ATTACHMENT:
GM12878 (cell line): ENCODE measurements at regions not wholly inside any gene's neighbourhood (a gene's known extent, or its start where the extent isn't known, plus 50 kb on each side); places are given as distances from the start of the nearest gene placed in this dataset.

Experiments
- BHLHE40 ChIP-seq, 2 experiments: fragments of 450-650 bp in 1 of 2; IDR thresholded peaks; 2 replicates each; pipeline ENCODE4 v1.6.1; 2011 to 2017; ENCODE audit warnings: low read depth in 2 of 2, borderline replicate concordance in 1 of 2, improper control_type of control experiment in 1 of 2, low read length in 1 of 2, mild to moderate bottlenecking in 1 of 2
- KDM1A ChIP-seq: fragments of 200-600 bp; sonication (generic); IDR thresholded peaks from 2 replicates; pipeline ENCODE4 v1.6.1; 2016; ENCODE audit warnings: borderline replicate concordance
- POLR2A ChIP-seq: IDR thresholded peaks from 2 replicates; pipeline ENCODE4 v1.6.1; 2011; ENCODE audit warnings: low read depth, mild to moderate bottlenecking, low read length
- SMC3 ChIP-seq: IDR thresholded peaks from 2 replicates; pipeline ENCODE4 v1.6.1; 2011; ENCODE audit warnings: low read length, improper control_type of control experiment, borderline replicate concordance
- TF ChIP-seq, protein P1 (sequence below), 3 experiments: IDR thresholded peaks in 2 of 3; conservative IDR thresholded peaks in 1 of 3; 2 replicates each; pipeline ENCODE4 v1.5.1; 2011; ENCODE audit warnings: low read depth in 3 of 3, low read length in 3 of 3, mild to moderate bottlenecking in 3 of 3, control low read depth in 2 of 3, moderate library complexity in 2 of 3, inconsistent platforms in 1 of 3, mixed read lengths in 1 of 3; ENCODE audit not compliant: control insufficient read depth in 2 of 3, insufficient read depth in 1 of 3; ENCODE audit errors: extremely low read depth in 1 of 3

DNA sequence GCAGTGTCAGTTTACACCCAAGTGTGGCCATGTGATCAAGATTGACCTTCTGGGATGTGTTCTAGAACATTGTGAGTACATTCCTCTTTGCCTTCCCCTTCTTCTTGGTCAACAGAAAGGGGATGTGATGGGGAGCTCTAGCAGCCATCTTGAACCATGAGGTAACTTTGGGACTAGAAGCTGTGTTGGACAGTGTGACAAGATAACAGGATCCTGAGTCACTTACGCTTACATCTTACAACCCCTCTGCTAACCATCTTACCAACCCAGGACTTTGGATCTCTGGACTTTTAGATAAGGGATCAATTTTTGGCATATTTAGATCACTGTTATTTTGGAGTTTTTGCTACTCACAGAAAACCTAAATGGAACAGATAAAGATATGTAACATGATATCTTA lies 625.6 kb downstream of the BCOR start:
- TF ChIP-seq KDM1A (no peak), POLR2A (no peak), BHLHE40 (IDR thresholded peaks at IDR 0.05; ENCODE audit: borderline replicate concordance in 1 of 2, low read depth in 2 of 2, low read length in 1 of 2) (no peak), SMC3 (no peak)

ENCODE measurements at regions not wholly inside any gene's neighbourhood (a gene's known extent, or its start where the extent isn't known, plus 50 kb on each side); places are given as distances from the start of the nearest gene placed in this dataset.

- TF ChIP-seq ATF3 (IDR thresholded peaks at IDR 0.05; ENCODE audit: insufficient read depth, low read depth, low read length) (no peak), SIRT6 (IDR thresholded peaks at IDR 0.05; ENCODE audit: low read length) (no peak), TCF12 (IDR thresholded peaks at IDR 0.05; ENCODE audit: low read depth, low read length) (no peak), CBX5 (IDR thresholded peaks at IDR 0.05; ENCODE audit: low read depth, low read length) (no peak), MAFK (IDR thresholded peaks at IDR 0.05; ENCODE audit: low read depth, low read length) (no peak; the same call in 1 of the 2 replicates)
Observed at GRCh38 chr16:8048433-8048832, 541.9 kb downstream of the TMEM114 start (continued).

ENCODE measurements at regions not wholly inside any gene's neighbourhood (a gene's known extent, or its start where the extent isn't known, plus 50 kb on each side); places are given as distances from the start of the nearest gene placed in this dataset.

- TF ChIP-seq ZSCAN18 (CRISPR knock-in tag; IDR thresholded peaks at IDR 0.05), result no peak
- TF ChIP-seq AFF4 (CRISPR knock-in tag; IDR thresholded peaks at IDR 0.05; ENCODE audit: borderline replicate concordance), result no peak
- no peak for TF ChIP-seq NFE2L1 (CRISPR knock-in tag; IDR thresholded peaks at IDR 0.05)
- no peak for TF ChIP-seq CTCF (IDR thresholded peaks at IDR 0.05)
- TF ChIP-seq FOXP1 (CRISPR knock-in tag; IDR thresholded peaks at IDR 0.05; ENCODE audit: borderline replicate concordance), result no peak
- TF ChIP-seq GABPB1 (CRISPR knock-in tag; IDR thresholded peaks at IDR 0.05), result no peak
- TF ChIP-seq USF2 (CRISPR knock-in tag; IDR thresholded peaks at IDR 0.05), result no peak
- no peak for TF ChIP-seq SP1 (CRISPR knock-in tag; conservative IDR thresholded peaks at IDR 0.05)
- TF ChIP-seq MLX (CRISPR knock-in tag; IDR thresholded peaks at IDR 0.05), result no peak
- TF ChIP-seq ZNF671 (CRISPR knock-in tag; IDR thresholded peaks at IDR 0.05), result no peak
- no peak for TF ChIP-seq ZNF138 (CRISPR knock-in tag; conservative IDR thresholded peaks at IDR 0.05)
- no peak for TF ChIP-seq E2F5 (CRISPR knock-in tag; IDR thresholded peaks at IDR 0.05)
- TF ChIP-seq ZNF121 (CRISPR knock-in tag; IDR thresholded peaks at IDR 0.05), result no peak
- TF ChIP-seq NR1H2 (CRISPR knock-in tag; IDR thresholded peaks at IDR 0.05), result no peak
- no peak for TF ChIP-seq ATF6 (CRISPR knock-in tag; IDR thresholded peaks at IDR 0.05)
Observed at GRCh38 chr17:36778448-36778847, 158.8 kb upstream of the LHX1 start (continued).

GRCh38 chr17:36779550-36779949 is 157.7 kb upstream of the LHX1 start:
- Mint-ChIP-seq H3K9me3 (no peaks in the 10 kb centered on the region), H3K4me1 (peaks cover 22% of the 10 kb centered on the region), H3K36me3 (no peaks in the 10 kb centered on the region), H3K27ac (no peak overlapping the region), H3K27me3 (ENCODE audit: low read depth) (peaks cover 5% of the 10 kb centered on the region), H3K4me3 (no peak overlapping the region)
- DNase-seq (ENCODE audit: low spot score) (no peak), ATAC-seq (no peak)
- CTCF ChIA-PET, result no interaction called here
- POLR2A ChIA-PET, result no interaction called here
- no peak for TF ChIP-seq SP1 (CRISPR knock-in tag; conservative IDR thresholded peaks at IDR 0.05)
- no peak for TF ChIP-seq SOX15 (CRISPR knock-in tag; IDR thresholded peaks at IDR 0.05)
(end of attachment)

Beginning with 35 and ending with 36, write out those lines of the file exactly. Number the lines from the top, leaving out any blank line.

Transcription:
- no peak for TF ChIP-seq SP1 (CRISPR knock-in tag; conservative IDR thresholded peaks at IDR 0.05)
- no peak for TF ChIP-seq SOX15 (CRISPR knock-in tag; IDR thresholded peaks at IDR 0.05)